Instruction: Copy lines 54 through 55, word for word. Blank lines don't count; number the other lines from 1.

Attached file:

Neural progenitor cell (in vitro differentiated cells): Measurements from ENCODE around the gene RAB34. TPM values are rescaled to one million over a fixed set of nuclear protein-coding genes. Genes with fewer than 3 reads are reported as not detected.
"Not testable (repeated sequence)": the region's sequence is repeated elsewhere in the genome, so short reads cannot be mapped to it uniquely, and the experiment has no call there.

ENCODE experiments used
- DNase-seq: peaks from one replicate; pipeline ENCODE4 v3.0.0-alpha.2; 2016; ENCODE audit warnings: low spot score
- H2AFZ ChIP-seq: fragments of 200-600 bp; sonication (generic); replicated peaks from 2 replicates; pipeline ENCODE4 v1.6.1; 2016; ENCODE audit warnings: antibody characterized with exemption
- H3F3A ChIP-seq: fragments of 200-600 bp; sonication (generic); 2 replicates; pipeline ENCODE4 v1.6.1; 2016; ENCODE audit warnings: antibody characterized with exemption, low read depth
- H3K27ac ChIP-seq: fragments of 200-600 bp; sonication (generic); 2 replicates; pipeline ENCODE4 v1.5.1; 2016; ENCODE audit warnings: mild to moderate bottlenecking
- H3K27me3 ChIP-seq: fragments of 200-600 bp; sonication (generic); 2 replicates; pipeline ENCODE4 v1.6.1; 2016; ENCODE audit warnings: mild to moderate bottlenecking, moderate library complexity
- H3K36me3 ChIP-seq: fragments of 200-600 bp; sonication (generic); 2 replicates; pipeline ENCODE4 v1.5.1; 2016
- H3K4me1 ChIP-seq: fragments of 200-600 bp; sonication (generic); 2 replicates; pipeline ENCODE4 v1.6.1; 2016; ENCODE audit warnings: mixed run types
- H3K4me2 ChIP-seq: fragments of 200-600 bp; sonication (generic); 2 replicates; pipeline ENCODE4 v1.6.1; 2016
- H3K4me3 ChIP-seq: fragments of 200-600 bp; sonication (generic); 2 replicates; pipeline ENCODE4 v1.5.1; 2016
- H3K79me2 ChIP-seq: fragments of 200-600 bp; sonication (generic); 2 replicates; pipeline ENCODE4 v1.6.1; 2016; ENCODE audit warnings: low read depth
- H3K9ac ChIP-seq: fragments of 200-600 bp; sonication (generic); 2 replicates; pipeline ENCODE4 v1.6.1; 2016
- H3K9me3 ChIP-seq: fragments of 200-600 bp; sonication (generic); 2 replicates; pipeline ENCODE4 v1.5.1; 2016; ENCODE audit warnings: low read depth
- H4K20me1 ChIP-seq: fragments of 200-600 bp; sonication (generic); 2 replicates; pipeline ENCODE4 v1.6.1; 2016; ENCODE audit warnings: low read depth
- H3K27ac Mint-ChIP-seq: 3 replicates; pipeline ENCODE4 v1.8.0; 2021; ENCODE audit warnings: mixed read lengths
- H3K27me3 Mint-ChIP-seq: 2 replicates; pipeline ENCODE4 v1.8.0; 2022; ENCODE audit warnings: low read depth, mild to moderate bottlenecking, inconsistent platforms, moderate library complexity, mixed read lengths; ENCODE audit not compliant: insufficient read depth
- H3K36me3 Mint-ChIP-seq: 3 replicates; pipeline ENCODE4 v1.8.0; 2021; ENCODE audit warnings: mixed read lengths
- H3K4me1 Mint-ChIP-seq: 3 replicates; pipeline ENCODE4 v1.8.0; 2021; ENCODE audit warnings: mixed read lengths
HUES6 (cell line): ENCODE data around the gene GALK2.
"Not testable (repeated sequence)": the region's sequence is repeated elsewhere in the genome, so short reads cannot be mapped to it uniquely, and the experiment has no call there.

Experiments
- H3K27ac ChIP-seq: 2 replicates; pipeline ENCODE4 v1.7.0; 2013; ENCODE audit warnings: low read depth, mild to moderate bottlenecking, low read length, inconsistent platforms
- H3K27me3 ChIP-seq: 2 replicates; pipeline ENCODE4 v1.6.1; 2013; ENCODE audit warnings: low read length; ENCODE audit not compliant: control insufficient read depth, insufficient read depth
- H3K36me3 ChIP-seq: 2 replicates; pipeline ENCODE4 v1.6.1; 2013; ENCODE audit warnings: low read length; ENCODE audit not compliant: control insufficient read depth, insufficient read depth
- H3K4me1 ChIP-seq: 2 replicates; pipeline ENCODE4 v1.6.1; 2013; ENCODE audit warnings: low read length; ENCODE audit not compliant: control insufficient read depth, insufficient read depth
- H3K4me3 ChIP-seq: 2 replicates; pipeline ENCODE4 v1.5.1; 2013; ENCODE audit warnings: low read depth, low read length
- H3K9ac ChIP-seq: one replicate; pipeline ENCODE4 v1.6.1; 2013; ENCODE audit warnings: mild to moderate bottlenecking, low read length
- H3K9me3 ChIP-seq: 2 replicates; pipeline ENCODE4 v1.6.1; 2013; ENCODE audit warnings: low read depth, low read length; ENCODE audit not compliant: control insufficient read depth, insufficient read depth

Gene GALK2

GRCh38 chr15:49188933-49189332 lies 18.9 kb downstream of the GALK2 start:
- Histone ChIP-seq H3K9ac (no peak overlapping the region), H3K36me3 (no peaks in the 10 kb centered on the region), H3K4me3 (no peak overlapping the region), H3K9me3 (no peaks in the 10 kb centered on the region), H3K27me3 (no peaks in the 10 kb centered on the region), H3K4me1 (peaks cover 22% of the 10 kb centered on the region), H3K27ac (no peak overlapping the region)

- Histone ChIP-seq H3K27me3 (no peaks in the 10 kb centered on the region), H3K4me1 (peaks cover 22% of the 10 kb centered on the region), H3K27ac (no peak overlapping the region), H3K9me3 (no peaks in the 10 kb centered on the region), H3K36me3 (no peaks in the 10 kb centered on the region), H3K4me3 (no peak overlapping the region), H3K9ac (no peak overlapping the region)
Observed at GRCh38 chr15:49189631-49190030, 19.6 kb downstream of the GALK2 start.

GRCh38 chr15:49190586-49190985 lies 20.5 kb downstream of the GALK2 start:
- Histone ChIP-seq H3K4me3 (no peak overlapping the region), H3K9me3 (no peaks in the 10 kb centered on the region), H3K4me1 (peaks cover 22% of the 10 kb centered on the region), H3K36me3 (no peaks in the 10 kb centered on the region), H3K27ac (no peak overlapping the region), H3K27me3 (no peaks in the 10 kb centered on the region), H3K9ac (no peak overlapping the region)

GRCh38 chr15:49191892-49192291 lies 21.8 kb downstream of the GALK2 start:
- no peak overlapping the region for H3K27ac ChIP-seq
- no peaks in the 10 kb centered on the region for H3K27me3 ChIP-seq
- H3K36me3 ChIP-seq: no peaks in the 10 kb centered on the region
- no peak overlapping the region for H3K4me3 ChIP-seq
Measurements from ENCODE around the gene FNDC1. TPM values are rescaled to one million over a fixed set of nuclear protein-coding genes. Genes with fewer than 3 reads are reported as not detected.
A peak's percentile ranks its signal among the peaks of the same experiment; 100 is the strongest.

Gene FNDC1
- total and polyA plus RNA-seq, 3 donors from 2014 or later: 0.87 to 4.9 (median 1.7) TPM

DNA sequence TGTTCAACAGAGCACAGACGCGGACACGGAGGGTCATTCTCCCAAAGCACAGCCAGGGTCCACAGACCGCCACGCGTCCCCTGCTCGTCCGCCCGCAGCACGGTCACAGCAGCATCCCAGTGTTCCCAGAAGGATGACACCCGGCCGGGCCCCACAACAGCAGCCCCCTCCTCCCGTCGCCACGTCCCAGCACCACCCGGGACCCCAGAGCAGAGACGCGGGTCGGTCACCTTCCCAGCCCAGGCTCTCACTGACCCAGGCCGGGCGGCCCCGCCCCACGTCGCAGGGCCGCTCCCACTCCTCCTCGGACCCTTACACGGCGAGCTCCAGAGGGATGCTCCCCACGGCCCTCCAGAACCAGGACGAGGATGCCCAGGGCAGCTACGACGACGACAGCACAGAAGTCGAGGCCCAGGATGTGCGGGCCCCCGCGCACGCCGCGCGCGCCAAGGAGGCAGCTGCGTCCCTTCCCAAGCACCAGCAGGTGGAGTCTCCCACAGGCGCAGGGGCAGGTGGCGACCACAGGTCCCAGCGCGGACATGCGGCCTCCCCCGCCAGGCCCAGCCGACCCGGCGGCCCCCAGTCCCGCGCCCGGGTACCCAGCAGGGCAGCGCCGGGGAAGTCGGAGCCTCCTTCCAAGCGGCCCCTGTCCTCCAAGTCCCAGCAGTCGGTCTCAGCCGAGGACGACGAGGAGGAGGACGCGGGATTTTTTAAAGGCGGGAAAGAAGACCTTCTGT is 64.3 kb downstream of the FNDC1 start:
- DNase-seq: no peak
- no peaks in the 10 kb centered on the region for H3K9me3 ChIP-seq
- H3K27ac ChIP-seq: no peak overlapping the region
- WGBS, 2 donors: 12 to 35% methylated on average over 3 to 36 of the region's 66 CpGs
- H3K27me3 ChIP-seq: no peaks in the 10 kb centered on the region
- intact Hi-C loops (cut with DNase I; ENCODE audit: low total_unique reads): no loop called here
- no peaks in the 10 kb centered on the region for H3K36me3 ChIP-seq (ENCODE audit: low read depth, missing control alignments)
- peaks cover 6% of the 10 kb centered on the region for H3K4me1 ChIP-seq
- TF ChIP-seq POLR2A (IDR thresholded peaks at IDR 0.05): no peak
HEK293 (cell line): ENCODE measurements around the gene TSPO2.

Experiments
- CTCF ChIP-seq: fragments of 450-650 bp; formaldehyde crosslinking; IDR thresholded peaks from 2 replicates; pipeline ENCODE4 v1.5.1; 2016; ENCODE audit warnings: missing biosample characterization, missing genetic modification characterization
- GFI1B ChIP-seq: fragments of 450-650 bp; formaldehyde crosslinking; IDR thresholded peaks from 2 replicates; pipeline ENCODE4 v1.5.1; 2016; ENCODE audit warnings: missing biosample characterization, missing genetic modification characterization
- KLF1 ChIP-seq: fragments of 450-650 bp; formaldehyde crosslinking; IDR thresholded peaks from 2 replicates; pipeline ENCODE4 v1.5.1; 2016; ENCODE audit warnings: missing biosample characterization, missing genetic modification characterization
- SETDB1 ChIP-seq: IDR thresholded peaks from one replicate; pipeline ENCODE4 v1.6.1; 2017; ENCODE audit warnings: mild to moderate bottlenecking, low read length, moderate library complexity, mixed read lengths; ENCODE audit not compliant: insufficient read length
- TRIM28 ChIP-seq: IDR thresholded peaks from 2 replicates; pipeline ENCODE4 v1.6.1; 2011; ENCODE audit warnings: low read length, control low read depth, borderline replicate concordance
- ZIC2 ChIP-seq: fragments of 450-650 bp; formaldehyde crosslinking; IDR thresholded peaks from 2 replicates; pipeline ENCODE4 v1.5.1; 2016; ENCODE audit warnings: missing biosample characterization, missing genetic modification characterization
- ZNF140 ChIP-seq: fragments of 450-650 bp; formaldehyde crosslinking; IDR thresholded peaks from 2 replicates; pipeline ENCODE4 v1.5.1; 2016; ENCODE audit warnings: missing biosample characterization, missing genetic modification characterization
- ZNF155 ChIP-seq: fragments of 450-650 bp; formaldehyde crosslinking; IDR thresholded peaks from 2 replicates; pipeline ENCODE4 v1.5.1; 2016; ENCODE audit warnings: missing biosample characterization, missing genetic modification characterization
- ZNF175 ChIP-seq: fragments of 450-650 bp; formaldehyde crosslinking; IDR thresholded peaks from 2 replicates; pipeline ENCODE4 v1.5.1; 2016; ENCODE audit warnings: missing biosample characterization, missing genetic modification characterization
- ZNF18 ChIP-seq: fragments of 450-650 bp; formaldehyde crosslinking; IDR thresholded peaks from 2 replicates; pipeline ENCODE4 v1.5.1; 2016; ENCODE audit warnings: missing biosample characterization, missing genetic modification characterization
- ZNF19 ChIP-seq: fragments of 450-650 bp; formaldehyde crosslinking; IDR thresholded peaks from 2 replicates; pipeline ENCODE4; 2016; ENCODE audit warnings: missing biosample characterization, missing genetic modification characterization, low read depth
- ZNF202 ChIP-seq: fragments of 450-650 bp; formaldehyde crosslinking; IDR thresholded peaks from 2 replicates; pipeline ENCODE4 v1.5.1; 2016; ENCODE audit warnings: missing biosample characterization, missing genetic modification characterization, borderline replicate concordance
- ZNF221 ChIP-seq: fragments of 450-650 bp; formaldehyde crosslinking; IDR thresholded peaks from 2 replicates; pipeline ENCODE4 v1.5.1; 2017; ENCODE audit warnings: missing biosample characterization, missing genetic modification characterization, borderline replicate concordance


- no peaks in the 10 kb centered on the region for H3K36me3 ChIP-seq (ENCODE audit: low read depth, missing control alignments)
- peaks cover 6% of the 10 kb centered on the region for H3K4me1 ChIP-seq